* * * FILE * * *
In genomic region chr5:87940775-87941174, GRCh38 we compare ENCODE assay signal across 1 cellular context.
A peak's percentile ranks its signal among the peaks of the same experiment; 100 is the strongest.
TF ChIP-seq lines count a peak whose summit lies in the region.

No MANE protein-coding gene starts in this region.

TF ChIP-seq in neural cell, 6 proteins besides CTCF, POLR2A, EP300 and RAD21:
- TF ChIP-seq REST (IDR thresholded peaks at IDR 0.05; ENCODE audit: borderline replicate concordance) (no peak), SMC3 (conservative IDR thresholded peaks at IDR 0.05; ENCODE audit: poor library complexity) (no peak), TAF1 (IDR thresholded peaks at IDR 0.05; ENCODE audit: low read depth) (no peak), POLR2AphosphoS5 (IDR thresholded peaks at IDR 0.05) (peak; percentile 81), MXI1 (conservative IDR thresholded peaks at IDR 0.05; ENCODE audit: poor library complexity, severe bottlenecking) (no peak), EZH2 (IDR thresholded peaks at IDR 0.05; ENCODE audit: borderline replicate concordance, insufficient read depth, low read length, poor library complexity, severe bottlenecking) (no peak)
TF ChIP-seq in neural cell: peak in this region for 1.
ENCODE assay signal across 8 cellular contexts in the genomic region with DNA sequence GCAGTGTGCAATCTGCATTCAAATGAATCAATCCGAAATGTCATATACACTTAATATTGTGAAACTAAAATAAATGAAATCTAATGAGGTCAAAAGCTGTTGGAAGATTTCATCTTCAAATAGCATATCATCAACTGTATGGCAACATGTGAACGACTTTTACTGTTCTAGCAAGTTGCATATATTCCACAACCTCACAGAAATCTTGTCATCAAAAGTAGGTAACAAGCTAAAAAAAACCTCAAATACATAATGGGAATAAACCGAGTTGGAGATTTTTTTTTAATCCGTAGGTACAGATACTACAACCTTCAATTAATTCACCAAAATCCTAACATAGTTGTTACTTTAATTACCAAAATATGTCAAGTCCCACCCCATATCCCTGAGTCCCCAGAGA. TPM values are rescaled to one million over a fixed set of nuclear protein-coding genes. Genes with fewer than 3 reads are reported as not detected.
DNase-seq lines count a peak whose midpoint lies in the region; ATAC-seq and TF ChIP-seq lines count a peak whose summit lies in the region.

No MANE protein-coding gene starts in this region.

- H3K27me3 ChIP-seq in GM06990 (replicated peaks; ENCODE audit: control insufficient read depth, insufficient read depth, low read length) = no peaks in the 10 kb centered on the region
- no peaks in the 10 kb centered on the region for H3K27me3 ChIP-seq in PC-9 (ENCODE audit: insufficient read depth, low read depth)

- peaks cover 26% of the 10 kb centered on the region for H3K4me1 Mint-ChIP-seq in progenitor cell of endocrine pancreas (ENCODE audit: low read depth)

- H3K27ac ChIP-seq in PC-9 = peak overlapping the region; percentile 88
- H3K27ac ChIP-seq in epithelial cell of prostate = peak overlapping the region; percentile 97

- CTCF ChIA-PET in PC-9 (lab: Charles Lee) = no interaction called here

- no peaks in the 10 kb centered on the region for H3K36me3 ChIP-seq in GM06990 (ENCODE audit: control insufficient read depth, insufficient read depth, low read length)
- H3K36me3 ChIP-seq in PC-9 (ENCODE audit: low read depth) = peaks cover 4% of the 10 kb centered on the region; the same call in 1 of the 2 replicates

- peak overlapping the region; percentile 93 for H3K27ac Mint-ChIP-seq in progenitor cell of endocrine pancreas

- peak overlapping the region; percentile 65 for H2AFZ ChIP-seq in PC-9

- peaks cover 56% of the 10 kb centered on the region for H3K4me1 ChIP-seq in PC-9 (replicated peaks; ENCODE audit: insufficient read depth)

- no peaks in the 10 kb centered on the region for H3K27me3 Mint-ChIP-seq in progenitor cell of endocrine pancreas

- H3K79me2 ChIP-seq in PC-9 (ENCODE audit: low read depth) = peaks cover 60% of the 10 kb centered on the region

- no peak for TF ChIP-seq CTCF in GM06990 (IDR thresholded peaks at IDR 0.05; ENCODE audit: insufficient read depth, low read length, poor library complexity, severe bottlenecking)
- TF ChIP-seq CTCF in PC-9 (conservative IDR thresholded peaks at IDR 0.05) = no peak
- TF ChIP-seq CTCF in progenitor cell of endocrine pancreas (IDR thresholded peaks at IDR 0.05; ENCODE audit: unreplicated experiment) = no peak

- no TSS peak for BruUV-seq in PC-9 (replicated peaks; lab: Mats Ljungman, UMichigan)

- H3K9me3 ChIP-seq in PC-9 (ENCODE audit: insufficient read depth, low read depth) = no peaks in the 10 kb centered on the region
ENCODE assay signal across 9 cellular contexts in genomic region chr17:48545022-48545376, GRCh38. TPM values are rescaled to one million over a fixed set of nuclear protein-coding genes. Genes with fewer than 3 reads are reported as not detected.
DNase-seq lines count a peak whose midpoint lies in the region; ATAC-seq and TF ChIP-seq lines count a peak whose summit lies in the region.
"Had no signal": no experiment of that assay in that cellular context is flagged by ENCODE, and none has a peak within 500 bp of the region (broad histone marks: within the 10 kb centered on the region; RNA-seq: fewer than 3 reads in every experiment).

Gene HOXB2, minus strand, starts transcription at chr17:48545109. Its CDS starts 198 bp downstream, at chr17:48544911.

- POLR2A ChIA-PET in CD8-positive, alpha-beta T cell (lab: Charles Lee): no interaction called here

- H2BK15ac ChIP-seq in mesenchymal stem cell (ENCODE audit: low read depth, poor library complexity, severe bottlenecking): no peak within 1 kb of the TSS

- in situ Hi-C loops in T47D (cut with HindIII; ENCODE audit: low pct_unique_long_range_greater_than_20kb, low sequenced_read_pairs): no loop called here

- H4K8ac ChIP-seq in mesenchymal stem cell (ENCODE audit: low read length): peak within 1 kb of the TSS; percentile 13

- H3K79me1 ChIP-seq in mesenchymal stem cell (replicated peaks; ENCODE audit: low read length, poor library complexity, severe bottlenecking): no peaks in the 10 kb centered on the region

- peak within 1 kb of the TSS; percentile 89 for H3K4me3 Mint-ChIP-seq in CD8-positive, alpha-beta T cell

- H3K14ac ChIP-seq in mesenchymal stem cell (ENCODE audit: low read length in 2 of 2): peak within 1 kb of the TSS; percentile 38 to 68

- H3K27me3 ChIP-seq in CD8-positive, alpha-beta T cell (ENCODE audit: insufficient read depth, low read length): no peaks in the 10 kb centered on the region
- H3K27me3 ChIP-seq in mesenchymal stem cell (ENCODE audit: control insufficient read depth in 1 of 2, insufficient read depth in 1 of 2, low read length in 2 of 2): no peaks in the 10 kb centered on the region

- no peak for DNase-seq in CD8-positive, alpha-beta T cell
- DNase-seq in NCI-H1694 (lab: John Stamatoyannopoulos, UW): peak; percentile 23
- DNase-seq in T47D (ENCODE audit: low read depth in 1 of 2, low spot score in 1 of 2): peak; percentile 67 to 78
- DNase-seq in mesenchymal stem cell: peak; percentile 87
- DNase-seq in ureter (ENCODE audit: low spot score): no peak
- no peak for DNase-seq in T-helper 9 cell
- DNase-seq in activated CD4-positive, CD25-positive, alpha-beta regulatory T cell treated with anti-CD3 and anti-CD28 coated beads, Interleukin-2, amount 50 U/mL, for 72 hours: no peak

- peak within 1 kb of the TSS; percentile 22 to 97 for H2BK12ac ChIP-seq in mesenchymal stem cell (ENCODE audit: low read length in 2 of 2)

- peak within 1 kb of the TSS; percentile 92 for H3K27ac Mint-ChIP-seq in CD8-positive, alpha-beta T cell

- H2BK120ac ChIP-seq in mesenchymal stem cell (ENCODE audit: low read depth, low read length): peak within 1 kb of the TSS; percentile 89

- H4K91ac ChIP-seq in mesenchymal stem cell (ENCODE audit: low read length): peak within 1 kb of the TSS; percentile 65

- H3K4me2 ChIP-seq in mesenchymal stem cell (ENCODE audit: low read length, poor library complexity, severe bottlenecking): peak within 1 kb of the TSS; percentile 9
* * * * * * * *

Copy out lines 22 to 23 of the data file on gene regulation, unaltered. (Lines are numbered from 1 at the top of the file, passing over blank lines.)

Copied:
- no peaks in the 10 kb centered on the region for H3K27me3 Mint-ChIP-seq in progenitor cell of endocrine pancreas

- H3K79me2 ChIP-seq in PC-9 (ENCODE audit: low read depth) = peaks cover 60% of the 10 kb centered on the region